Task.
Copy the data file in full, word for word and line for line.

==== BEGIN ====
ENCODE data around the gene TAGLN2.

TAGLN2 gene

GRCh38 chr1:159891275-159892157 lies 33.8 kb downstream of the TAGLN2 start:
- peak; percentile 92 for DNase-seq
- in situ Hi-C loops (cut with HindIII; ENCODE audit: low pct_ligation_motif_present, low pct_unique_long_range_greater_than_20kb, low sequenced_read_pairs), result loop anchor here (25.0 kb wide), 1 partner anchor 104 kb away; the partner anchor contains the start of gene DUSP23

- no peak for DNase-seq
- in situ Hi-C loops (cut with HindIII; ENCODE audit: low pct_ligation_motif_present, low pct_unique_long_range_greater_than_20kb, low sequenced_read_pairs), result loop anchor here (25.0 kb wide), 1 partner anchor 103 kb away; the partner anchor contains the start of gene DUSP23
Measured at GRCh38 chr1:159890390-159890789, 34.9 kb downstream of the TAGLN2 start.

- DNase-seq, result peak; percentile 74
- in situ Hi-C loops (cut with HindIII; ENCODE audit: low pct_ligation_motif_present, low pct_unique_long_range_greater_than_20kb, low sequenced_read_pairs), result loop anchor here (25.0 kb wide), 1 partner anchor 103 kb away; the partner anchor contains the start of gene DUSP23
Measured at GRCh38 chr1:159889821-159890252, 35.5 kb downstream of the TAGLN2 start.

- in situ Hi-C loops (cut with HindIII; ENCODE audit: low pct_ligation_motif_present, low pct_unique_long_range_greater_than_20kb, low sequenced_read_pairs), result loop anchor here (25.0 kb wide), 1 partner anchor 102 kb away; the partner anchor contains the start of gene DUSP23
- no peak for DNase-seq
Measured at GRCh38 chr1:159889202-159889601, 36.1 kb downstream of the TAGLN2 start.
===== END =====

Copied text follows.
ENCODE data around the gene TAGLN2.

TAGLN2 gene

GRCh38 chr1:159891275-159892157 lies 33.8 kb downstream of the TAGLN2 start:
- peak; percentile 92 for DNase-seq
- in situ Hi-C loops (cut with HindIII; ENCODE audit: low pct_ligation_motif_present, low pct_unique_long_range_greater_than_20kb, low sequenced_read_pairs), result loop anchor here (25.0 kb wide), 1 partner anchor 104 kb away; the partner anchor contains the start of gene DUSP23

- no peak for DNase-seq
- in situ Hi-C loops (cut with HindIII; ENCODE audit: low pct_ligation_motif_present, low pct_unique_long_range_greater_than_20kb, low sequenced_read_pairs), result loop anchor here (25.0 kb wide), 1 partner anchor 103 kb away; the partner anchor contains the start of gene DUSP23
Measured at GRCh38 chr1:159890390-159890789, 34.9 kb downstream of the TAGLN2 start.

- DNase-seq, result peak; percentile 74
- in situ Hi-C loops (cut with HindIII; ENCODE audit: low pct_ligation_motif_present, low pct_unique_long_range_greater_than_20kb, low sequenced_read_pairs), result loop anchor here (25.0 kb wide), 1 partner anchor 103 kb away; the partner anchor contains the start of gene DUSP23
Measured at GRCh38 chr1:159889821-159890252, 35.5 kb downstream of the TAGLN2 start.

- in situ Hi-C loops (cut with HindIII; ENCODE audit: low pct_ligation_motif_present, low pct_unique_long_range_greater_than_20kb, low sequenced_read_pairs), result loop anchor here (25.0 kb wide), 1 partner anchor 102 kb away; the partner anchor contains the start of gene DUSP23
- no peak for DNase-seq
Measured at GRCh38 chr1:159889202-159889601, 36.1 kb downstream of the TAGLN2 start.